A few weeks following the engagement, Captain S. H. Gee, Assistant Adjutant and Inspector General, gave specific figures on losses for Ransom's Brigade, which was one of the three participating Confederate brigades at Plymouth. In 1900, or 35 plus years later, many writing their unit histories gave rounded figures, such as, Ransom's Brigade suffered 100 killed and 500 wounded. These figures were often accompanied by other rounded tallies, such as 3,000 Union prisoners and the capture of 100 artillery pieces. In 1901, for its official sketch, Histories of the Several Regiments and Battalions from North Carolina in the Great War 1861-'65, Volume 1, the writer affirmed 154 casualties for the 8th N.C. Regiment alone, a higher figure, or 21% increase, than the 127 reported by the brigade itself following the battle. "Plymouth was a brilliant victory, but the Eighth Regiment paid dearly for its share in it. The regiment lost one hundred and fifty-four men killed and wounded, about one-third of its number." H. T. J. Ludwig, Drummer, Company H, Eighth Regiment North Carolina State Troops.
For a year and a half, the Union military had erected an extensive ring of defenses in and around Plymouth. The Confederates made, at intervals for three days, continued infantry assaults headlong into a well-dug in and fortified adversary, which would easily attribute and explain the 850 plus casualties, in killed or wounded, that Brig. Gen. Wessells asserted in August 1864. And with Confederate reports of nearly 500 casualties in the lone brigade commanded by Ransom, then to extrapolate another 350 or so casualties split between the other two active brigades, in addition to the numerous unattached battalions in the fray, is by no means a stretch at Plymouth. (See also Battle of Plymouth: In Their Own Words.)

*D. H. Hill, Jr., Confederate Military History Of North Carolina: North Carolina In The Civil War, 1861-1865, page 174, stated the number at "nearly 3,000 men and 25 pieces of artillery," which would be the entire Federal garrison. Hoke's preliminary report, dated April 20, 1864, is often quoted by many authors and historians, but, since the entire garrison had surrendered, less casualties, the number of "nearly [less] 3,000" would reflect the after battle report. On p. 193, furthermore, Hill, quoting Colonel Henry Burgwyn of the 26th North Carolina, stated, "Capturing Plymouth...with some [at least] 2,500 prisoners." Whereas both Confederate and Union reports and records placed the Union total between 2,500 and 3,000, according to p. 618, Histories of the Several Regiments and Battalions from North Carolina in the Great War 1861-'65 (Volume 2), Brig. Gen. Wessells reported Union losses of exactly 2,834.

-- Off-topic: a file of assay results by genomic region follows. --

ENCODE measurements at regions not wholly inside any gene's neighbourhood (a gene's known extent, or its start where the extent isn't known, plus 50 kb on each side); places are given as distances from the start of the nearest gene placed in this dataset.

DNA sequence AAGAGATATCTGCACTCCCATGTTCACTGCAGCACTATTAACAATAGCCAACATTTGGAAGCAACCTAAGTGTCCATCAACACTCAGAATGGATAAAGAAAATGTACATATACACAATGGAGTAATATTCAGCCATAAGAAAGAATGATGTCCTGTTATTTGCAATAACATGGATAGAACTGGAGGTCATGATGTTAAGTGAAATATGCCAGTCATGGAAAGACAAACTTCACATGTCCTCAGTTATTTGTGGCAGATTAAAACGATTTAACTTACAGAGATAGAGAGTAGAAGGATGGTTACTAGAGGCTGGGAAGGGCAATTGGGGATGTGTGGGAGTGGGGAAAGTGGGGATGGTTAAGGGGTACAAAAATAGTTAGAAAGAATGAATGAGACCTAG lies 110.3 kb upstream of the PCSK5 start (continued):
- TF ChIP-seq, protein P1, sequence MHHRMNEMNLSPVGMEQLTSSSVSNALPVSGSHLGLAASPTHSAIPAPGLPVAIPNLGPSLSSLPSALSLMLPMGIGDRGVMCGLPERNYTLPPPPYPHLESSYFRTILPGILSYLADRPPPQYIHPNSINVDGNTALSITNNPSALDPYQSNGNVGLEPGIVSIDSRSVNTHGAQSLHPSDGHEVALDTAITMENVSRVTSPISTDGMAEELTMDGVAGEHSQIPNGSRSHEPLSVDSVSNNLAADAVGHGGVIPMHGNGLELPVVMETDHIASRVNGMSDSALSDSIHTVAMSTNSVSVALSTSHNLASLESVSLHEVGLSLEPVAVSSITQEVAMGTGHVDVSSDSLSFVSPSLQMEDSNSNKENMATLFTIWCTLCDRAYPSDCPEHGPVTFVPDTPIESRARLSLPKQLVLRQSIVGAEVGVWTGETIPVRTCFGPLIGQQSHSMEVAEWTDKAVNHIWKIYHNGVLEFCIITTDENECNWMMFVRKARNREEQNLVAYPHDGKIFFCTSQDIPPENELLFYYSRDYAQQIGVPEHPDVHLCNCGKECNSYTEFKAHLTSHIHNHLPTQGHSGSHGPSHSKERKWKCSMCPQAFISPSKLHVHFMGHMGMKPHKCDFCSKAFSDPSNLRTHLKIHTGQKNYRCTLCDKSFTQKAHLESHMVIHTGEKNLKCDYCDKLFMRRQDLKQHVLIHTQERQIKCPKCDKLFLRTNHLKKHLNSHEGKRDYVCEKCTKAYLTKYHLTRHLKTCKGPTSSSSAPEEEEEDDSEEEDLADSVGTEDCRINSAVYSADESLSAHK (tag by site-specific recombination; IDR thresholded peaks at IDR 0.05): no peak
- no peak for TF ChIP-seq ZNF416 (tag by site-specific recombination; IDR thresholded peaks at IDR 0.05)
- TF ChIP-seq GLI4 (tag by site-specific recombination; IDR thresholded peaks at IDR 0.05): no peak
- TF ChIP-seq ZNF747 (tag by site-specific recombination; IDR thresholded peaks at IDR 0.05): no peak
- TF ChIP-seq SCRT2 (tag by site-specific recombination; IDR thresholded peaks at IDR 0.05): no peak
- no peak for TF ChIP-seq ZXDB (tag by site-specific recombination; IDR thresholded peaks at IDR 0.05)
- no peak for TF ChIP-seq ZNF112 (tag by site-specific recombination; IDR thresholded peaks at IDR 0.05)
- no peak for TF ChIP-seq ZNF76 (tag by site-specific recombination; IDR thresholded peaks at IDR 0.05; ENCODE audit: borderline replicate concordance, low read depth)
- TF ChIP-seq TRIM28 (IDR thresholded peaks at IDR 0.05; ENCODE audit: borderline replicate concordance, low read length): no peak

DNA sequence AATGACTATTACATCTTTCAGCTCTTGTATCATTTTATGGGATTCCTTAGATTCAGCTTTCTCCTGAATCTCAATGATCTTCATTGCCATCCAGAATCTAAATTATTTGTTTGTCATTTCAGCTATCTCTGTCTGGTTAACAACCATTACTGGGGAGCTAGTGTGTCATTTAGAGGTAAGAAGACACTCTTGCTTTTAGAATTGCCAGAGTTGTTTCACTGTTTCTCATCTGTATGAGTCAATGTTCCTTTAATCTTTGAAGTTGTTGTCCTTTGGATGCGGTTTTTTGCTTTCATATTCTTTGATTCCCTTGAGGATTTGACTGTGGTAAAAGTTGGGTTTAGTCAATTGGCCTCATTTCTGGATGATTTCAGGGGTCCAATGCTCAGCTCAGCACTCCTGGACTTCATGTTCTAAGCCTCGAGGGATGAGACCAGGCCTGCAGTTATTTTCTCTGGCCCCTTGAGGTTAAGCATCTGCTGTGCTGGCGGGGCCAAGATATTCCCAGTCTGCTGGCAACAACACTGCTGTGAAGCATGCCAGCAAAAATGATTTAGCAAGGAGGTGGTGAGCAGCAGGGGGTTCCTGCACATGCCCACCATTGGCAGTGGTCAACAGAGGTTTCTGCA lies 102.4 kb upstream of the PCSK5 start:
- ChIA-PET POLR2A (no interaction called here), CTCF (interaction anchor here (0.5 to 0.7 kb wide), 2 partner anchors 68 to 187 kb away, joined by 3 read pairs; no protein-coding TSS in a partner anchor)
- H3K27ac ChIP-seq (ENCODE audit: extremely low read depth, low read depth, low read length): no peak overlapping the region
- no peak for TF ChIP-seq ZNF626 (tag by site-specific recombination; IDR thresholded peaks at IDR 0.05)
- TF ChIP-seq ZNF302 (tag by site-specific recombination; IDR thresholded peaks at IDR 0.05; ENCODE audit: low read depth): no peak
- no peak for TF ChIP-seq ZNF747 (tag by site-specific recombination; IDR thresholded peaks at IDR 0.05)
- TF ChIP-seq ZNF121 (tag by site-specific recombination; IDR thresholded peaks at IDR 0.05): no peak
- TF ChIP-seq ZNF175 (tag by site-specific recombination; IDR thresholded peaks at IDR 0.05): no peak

Sources:; National Park Service; Official Records of the Union and Confederate Armies; Walter Clark, ed. Histories of the Several Regiments and Battalions from North Carolina in the Great War 1861-'65, Volumes 1-5.

Recommended Reading: Battle of Plymouth, North Carolina (April 17-20, 1864): The Last Confederate Victory, by Juanita Patience Moss. Description: Are you familiar with the Battle of Plymouth? Not Plymouth, Massachusetts, but how about Plymouth, North Carolina? If you have never heard of it, you are in the company of many others, even those who consider themselves avid Civil War buffs. The Battle of Plymouth took place April 17-20, 1864, during the “Operations against Plymouth,” and even though the engagement was one year before Lee surrendered to Grant, the sounds of America’s costliest and bloodiest conflict would yield havoc on North Carolina’s coastal communities. Continued below…

In this fascinating book, you will read about the second largest battle in North Carolina and it was fought at a small North Carolina coastal town named Plymouth, where the Confederates tasted their last victory. Intense action transpired during those four days, and the atmosphere was filled with surprise, fate, intrigue, bravery, ingenuity, hope, daring, dedication, gallantry, victory, disappointment, and defeat. The battle witnessed the likes of Cooke, Cushing, Flusser, Hoke, and Wessells, and the formidable CSS Albemarle, an ironclad warship that was not built in the traditional shipyard, but rather in a Southern cornfield. The battle epitomized the brothers’ war, with North Carolina Federal regiments fighting their North Carolina Confederate brethren; it also witnessed African American regiments (USCT) in the thick of the fight. The combined Union and Confederate casualties were just shy of 3,000, and the author offers an informative, enlightening, and interesting view of the “Last Confederate Victory." Although a bit repetitive, it is a worthy addition because it is currently the only full-length text dedicated to the battle. It is a welcome addition to North Carolina and school libraries, and to the buff that enjoys reading about the lesser-known Civil War battles and it troops (Union and Confederate) that fought valiantly. Three stars.